Ocean Politics Gone Wild, Spyfish 1, and other reasons to head to D.C. for the Blue Vision Summit
January 12, 2009
By David Helvarg
Take that Kiribati!
Ex president Bush’s last Blue Asterisks were huge and a huge victory for our living seas. Kingman, Palmyra, Howland, Baker, Jarvis, Johnson and Wake (the Line Islands), Rose Atoll in Samoa, and the Marianas Trench that only two humans have ever traveled to the bottom of, are among the last great wilderness areas on our blue marble planet. Now, because they’re located within the U.S. Exclusive Economic Zone, they’re also the three newest “Marine National Monuments,” established by Presidential decree. Spanning some 195,000 square miles they are 50 percent larger than all our national parks combined. About the size of Spain, they are just slightly bigger than the Phoenix Islands reserve established by the tiny Pacific island-nation of Kiribati in 2008.
The Blue Asterisks refer to the worst environmental president in history (see Blue Notes #52) ironically being the one to establish America’s first true wilderness parks in the Ocean. The first was the 140,000 square mile Papahanaumokuakea Monument in Northwest Hawaii that he established in 2006 (see Blue Notes #27).
Recent reporting on the White House’s internal decision-making process by the Washington Post and others suggested the president’s final action would be influenced either by his wife Laura Bush who strongly supported the designations or VP Dick Cheney who never saw the value of wildlife or habitat you couldn’t hook, shoot or drill. Luckily Laura won this argument. Cheney could still contribute to ocean protection as an artificial reef.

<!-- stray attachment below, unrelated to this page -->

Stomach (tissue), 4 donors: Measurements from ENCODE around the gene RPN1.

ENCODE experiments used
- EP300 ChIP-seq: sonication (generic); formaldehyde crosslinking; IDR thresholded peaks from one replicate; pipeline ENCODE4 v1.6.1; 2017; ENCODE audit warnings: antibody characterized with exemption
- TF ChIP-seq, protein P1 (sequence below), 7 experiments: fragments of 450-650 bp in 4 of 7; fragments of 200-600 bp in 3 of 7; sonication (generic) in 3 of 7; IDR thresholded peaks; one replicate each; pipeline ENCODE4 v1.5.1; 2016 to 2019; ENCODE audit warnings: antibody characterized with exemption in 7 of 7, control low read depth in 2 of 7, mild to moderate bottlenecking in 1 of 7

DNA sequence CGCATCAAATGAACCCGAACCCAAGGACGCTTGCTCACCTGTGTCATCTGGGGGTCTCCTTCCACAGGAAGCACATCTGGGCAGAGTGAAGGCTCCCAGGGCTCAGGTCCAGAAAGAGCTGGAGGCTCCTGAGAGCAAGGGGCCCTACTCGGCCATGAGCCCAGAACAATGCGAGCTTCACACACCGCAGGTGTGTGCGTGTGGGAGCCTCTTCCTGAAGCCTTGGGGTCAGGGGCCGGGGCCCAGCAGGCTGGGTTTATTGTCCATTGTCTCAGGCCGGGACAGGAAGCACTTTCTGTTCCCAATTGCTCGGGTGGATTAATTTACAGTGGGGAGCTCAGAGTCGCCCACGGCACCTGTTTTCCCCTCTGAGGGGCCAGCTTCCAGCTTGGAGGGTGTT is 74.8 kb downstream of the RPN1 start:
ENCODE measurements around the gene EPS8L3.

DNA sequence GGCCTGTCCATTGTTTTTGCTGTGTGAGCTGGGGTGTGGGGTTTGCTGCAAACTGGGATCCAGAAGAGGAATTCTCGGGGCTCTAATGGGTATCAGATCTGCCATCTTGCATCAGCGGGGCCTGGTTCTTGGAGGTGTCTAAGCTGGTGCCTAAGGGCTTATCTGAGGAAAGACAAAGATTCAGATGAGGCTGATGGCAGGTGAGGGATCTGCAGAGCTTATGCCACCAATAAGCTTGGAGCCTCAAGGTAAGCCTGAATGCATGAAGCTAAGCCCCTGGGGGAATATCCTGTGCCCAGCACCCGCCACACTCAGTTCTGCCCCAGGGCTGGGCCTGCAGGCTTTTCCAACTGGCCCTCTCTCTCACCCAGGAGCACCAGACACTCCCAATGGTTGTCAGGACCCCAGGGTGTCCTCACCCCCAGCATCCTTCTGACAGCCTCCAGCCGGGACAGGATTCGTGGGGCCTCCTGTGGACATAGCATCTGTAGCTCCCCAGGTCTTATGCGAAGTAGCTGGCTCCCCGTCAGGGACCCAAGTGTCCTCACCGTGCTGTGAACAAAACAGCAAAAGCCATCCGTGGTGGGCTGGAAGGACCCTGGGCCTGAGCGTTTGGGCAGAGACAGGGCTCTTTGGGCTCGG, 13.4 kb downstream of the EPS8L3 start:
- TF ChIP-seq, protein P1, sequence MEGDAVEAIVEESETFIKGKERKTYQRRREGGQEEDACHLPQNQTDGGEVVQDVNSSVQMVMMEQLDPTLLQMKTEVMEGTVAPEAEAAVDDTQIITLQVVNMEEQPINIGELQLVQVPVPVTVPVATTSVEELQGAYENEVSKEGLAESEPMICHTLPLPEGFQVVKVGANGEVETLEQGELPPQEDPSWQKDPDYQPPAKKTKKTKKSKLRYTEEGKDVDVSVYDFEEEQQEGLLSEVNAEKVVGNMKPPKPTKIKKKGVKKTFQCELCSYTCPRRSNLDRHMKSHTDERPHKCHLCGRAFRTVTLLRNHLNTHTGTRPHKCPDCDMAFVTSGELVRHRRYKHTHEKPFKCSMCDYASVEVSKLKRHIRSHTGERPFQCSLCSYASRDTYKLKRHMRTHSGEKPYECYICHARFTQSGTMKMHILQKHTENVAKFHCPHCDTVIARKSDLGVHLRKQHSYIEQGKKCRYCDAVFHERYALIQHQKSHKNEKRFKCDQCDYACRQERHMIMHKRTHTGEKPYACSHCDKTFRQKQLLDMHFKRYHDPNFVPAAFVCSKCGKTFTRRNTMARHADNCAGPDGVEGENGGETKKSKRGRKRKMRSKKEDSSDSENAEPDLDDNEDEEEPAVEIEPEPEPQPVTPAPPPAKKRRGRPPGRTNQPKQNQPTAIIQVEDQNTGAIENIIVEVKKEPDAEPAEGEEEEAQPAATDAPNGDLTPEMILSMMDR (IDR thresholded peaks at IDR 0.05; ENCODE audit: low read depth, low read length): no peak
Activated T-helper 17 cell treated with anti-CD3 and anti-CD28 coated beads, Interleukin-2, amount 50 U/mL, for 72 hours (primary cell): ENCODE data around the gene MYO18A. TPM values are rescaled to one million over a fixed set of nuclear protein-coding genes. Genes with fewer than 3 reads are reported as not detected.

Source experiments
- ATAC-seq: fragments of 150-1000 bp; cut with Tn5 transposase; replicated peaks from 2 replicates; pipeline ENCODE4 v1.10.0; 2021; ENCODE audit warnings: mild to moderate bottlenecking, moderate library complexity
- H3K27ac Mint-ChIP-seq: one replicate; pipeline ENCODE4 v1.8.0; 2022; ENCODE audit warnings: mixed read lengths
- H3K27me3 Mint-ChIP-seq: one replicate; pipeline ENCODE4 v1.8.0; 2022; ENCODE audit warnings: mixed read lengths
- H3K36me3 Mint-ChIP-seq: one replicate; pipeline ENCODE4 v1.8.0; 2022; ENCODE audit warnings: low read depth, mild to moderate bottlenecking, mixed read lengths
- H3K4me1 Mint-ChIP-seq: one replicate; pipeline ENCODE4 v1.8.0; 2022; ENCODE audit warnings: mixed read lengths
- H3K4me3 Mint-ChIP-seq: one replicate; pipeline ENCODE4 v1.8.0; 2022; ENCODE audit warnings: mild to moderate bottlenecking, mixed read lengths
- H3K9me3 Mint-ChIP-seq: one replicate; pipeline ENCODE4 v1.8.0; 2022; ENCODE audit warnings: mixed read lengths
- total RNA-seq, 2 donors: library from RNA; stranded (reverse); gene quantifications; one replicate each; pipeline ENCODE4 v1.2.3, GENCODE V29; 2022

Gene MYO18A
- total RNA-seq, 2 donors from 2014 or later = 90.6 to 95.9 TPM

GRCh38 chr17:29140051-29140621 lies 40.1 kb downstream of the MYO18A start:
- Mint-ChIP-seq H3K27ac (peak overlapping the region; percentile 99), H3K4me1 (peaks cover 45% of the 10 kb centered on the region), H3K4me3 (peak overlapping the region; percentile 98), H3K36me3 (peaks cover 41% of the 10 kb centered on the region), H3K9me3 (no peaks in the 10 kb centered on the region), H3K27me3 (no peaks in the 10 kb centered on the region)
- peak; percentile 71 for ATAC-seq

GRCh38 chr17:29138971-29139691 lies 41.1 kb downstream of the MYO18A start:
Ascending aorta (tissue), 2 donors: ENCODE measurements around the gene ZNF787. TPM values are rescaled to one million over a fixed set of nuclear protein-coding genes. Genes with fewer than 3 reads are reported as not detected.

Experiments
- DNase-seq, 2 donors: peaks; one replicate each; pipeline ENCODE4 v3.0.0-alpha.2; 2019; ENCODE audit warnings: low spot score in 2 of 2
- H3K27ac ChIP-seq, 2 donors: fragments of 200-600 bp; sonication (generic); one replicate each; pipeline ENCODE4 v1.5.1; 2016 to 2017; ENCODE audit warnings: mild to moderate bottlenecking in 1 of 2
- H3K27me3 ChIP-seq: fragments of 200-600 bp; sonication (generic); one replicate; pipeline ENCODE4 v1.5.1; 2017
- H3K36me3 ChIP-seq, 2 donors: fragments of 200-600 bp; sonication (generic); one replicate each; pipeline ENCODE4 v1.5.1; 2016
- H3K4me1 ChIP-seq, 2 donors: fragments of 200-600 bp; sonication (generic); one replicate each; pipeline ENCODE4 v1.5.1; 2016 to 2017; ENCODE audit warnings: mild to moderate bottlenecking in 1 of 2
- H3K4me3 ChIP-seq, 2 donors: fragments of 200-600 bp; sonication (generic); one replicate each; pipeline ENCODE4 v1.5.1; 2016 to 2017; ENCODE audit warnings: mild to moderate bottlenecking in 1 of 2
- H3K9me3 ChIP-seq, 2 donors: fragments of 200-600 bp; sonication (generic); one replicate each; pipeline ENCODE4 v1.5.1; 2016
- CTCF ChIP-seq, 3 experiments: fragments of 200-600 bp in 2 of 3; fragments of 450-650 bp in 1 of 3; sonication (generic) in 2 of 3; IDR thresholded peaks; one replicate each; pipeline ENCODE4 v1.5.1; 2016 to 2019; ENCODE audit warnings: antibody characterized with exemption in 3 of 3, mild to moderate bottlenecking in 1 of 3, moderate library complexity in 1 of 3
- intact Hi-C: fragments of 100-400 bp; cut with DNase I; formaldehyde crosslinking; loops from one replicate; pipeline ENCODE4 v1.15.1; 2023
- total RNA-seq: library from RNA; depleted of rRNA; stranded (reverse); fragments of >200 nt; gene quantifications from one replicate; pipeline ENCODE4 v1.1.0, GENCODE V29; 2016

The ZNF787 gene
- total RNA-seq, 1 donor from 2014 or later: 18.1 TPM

In the calculus of history these monument designations certainly won’t balance President Bush’s other blunders, high crimes and misdemeanors (no one talks about Mussolini’s commitment to mass transit) still it is a huge victory for marine conservation at a time when we’re more accustomed to hearing bad news about the cascading marine disasters of industrial overfishing, pollution, coastal sprawl and climate change.
Meanwhile the incoming Obama administration seems to be poaching on our Blue Summit Speakers lineup (and we hope they continue to do so). First they tapped panelist (now invited Keynote Speaker) Dr. Jane Lubchenco to head the National Oceanic and Atmospheric Administration (see Blue Notes #53). Now our Federal Plenary moderator and former Pew Ocean Commission chair Leon Panetta has been tapped to take over the CIA. While this may be good for the nation some fish-hugger types are disappointed. Panetta had originally expressed interest in being Secretary of Commerce (that oversees NOAA) before that job was offered to Bill Richardson. By the time Richardson resigned due to an investigation into possible conflict-of-interest the Obama transition team was searching for a proven and reliable manager to restore the CIA to the job of providing credible intelligence and get it out of the business of kidnapping, rendition and torture, which is why Leon, a former White House Chief of Staff, was chosen.